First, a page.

How Do I Recognize Walking Pneumonia Symptoms?

Walking pneumonia usually involves an infection in the lungs.
Walking pneumonia symptoms like sore throat dissipate, but the lung infection persists.
A chest x-ray is performed to check the patient's lung function.
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  • Written By: Mary McMahon
  • Edited By: Nancy Fann-Im
  • Last Modified Date: 24 July 2014
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Walking pneumonia symptoms usually include fatigue, general flu-like symptoms, and coughing, all with a gradual onset. This mild lung infection is most common in children and teens. It is important to receive treatment because patients will be infectious and can pass microorganisms on to a person with immune compromise who might not be able to fight off the infection. A doctor can evaluate the patient to determine the origin of the symptoms and provide treatment.

People develop walking pneumonia, also known as atypical pneumonia, when they get a lung infection that causes irritation and other symptoms. The infection is not so severe that the person cannot conduct daily activities. The term “walking pneumonia” is a reference to the fact that many patients walk around freely while they fight the infection, and along the way, they can distribute the causative organisms to other people.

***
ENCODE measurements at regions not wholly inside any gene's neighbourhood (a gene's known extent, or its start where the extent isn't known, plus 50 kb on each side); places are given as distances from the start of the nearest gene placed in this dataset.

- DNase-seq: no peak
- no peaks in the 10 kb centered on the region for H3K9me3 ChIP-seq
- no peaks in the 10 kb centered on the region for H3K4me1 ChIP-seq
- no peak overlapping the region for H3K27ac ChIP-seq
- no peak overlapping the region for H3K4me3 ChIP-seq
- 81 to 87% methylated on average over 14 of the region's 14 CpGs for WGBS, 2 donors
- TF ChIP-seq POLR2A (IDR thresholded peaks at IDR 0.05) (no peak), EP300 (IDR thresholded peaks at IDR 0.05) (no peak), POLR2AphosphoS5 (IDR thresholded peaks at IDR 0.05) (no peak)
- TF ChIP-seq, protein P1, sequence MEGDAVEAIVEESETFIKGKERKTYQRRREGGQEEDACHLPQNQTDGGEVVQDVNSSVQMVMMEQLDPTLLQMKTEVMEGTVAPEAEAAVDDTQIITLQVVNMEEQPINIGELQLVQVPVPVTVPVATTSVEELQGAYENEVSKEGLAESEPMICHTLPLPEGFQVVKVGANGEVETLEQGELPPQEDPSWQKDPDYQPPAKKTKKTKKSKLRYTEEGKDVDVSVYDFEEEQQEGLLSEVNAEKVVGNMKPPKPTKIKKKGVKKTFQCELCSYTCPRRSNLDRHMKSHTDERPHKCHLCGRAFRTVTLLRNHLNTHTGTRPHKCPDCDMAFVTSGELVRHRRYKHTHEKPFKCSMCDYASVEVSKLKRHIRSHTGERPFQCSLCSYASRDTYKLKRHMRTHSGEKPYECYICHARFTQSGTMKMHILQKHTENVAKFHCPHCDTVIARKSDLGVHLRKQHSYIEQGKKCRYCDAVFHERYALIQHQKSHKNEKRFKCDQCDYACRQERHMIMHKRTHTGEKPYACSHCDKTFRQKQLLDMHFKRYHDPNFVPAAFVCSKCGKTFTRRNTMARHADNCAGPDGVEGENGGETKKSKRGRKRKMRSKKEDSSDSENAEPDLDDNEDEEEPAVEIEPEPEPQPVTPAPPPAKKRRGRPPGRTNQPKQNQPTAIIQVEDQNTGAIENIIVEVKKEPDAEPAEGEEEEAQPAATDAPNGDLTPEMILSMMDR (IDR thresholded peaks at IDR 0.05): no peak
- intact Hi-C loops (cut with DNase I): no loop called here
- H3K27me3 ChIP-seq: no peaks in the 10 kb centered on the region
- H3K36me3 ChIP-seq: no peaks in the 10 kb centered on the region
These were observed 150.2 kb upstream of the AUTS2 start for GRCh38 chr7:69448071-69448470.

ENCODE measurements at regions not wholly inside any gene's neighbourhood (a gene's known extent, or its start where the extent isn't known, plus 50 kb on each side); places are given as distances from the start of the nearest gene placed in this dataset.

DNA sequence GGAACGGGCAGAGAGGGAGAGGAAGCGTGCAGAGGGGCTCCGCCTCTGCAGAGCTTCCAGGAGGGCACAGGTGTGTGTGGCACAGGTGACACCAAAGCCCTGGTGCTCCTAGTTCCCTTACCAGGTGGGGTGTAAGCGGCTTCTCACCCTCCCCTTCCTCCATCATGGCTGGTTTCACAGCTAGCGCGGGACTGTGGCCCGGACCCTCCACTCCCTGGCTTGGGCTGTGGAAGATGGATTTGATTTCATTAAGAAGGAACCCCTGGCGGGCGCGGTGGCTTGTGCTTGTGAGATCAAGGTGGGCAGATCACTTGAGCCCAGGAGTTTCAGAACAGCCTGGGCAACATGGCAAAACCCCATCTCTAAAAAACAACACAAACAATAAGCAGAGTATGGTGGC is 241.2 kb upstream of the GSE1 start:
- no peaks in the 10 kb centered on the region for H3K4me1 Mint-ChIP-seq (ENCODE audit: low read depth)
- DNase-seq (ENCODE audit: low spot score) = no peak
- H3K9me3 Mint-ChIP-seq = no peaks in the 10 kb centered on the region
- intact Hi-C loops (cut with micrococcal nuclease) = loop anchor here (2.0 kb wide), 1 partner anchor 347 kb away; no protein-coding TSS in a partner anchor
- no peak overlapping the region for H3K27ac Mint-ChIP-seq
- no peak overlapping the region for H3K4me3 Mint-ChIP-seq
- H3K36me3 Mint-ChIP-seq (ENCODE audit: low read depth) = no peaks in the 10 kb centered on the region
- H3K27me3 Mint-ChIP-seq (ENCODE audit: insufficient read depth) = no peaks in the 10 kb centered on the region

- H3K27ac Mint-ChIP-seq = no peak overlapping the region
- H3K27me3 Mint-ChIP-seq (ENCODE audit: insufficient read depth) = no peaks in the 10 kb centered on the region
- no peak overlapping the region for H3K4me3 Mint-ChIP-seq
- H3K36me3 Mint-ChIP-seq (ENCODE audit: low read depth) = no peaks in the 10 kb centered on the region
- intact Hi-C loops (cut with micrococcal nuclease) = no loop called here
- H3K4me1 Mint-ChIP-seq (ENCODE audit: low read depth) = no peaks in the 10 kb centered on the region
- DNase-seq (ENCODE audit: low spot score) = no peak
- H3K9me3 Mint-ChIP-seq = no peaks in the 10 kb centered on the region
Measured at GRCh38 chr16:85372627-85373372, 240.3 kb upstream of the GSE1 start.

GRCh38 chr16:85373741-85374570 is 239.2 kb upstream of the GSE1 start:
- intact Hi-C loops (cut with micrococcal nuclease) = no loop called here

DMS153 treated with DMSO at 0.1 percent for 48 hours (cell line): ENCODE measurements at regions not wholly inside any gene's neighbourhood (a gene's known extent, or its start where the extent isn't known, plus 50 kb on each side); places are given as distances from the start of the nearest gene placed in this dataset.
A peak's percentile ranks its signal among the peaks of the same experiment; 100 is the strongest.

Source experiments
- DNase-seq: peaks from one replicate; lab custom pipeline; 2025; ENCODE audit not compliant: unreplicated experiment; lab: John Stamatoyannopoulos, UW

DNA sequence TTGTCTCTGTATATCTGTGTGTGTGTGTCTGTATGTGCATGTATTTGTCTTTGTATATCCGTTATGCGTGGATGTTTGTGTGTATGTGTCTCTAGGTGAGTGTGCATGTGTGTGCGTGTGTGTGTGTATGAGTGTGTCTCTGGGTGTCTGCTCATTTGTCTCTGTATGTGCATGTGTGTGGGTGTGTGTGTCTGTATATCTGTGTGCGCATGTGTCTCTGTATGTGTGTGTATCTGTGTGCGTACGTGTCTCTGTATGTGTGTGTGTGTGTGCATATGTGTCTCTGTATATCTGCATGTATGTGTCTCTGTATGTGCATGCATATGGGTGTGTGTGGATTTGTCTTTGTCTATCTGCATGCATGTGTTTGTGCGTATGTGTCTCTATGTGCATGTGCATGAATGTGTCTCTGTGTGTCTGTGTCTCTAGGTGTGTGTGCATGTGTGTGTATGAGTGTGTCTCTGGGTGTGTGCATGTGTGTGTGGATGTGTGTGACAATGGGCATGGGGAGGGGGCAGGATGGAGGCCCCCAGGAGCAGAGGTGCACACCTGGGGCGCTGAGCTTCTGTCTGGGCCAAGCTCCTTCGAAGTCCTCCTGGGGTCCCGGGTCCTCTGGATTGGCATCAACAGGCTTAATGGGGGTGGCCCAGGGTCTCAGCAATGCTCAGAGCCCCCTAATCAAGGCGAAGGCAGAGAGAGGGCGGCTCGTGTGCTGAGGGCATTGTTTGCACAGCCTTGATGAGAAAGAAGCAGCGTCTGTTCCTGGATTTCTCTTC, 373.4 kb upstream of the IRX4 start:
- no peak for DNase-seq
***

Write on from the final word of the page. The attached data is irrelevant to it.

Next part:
It can be easy to identify walking pneumonia symptoms when they all show up together. A persistent cough is the most obvious warning sign. The patient may feel rundown and sleepy, although still active, and will have a sore throat and headache. Some patients have fevers or chills, and joint pain as well as skin rashes can show up too. Enlarged lymph nodes are also a warning sign.


A doctor can evaluate a patient with walking pneumonia symptoms to make a diagnosis. She may recommend a chest x-ray to check on the patient's lung function. Blood tests can identify the presence of infection. It's also possible to perform a culture of the patient's sputum, but this takes so long a doctor usually does not recommend it. By the time the results are back, the patient's health crisis should be over, and thus the culture primarily serves to verify the diagnosis, not to add to the diagnostic evaluation at the time the patient is ill.

The doctor can prescribe medications to kill the organisms that cause the infection. Patients may also need to rest and drink fluids to support their immune systems. A patient with walking pneumonia symptoms should be careful around the elderly as well as people with serious diseases, as these individuals may not be able to resist infection and could become dangerously ill. If a patient with walking pneumonia symptoms develops extreme difficulty breathing, altered level of consciousness, or severe fatigue, she should see a doctor, as the condition may be growing worse.


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